McArdle Blog ~ 9/16/2014
Editor’s note: This series aims to show the diversity of the students, post-docs, faculty, and staff who make up The McArdle Laboratory family. The inspiration for this series comes primarily from the “This is what science looks like at NC State” series featured on The Abstract. This post is written by Nuruddin Unchwaniwala.
My name is Nuruddin Unchwaniwala and I am a graduate student in the Cancer Biology department here at UW-Madison. I joined Dr. Dan Loeb’s lab in the spring of 2011, and since then I have been studying the Hepatitis B Virus (HBV).
About 350 million people worldwide are chronically infected with HBV and 600,000 people die every year from HBV related complications. Hence, there is an urgent need to find better treatments.
My research specifically focuses on using fluorescent proteins and microscopy to visualize HBV proteins in cells and understand their trafficking under various replication conditions. The goal of my research is to help identify where the viral life cycle takes place within infected cells and uncover novel host processes required for the viral life cycle, thereby potentially identifying new targets for therapy.
My interest in microorganisms and viruses started in high school when I became fascinated with how diverse microscopic life forms are and how significantly they impact our lives. This interest drove me to major in Microbiology for my undergraduate and master’s degrees.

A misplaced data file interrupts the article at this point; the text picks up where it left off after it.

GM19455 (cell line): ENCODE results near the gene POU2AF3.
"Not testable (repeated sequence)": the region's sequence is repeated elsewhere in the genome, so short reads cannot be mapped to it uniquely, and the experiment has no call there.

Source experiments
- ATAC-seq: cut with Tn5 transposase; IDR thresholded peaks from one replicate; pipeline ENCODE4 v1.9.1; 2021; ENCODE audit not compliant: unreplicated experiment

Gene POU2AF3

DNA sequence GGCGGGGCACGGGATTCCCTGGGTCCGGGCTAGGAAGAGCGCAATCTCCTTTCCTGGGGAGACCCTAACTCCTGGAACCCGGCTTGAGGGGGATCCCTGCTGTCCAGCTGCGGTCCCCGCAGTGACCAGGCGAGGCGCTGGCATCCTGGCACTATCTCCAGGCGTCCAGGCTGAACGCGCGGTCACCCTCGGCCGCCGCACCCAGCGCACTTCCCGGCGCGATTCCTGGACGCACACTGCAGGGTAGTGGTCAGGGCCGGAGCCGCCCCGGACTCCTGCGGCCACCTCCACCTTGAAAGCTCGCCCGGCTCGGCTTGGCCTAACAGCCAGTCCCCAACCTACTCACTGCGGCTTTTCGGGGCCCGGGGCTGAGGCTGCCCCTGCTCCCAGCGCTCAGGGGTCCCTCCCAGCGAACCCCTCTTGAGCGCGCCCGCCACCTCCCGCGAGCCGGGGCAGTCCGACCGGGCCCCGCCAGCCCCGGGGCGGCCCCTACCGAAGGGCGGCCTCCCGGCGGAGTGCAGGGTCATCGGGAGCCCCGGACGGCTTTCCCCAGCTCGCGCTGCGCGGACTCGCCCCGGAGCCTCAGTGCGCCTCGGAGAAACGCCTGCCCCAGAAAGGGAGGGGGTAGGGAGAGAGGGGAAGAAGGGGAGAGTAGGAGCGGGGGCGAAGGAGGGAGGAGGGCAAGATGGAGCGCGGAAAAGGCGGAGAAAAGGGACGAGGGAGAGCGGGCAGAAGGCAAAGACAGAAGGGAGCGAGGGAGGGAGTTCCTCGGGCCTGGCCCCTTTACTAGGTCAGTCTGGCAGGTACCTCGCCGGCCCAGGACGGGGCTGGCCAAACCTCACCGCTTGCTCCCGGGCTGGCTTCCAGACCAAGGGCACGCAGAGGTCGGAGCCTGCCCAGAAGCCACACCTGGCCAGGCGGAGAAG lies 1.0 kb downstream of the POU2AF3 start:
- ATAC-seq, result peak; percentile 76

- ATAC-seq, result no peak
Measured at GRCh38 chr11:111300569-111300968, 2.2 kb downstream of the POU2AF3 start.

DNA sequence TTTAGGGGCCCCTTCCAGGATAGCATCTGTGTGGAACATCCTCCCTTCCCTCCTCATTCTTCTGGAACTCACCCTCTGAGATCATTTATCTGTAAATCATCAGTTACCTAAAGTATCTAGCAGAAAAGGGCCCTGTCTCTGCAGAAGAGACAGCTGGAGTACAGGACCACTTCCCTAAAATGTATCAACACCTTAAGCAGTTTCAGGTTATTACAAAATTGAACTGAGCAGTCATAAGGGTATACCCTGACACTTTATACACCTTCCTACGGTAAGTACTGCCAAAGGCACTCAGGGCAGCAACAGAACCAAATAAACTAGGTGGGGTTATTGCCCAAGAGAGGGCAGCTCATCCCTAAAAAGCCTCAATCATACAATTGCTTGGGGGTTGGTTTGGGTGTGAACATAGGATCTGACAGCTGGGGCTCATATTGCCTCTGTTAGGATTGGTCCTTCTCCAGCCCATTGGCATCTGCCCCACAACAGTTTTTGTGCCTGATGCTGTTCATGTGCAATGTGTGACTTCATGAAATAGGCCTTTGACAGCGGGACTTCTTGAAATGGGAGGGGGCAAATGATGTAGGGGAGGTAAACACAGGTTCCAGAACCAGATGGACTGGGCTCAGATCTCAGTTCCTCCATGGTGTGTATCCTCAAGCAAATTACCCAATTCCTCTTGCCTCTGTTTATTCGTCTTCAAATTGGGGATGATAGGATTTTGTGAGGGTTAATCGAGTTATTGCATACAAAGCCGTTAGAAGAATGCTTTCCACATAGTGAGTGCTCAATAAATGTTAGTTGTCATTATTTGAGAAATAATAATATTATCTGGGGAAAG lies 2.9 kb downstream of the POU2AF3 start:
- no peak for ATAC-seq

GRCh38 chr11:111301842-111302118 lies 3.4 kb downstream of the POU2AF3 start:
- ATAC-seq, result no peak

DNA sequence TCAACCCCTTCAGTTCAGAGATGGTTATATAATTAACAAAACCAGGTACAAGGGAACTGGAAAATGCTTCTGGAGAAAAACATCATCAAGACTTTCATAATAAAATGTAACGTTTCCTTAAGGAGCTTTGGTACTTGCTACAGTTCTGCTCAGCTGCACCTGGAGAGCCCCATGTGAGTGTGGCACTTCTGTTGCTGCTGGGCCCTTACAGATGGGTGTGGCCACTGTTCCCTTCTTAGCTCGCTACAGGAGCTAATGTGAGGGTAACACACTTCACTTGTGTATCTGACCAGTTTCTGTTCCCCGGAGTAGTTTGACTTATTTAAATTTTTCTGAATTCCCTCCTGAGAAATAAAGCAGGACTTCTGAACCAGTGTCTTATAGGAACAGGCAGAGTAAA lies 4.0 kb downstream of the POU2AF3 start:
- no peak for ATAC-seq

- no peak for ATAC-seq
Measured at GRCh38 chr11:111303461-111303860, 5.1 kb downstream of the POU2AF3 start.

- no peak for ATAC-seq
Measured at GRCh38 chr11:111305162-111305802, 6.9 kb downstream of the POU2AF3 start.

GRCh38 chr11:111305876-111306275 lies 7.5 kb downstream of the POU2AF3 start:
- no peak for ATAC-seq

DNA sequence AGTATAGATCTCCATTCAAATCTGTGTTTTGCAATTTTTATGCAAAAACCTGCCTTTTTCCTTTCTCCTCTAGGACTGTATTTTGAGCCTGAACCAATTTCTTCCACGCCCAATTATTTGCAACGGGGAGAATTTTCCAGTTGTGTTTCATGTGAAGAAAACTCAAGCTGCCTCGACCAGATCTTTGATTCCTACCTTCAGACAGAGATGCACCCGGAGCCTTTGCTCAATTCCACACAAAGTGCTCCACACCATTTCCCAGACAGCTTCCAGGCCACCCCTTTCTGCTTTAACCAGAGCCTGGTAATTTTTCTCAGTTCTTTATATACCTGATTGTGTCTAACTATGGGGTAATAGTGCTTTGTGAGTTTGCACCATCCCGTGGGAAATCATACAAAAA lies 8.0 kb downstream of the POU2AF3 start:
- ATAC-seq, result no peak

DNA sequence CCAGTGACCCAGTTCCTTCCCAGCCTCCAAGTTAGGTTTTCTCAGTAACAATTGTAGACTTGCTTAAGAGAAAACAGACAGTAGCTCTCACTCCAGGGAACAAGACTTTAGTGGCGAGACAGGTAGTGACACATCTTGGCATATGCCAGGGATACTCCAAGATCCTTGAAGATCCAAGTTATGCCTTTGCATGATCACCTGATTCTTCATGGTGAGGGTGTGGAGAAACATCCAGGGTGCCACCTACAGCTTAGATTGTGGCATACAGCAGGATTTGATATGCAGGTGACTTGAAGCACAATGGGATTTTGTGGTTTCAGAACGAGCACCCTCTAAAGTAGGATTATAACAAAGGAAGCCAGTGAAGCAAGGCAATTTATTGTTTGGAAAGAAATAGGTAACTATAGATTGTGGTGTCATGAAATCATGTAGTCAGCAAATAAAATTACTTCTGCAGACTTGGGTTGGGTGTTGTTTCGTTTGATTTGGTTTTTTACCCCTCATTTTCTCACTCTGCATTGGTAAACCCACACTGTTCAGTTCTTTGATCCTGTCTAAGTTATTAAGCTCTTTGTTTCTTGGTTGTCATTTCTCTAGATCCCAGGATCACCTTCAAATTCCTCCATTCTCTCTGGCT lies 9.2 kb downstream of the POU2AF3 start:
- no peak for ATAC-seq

After completing my master’s degree, I started working as an Application Specialist at a company called Hemogenomics. I collaborated with hospitals in Mumbai, India, to introduce a more sensitive testing method for HIV, Hepatitis B and Hepatitis C virus for blood donors. This newer method of testing significantly reduced both false negatives and the window period to detect these viruses, which in turn increased the safety of blood transfusions.
As with any new job, I found this position was very interesting to begin with, but as time progressed, my input became mechanical with little intellectual stimulation. Working at Hemogenomics had already built up my appetite for working with viruses, so I decided to apply to PhD programs in the US at universities that had a broad spectrum of virology research and the McArdle Laboratory has turned out to be a great match for my interests.
Apart from research, my interests are playing cricket and billiards. Growing up in India, I played a lot of cricket and I was pleased to learn that Madison has a very competitive cricket league. Cricket keeps me occupied during the weekends during summer and early fall. I also play competitively in the pool leagues in Madison, and it adds a great balance to my life along with my research at UW.
Also, having been born and raised in the noisy city of Mumbai, the quiet parks in Madison have been a pleasant surprise, and I like to spend time there whenever the weather permits.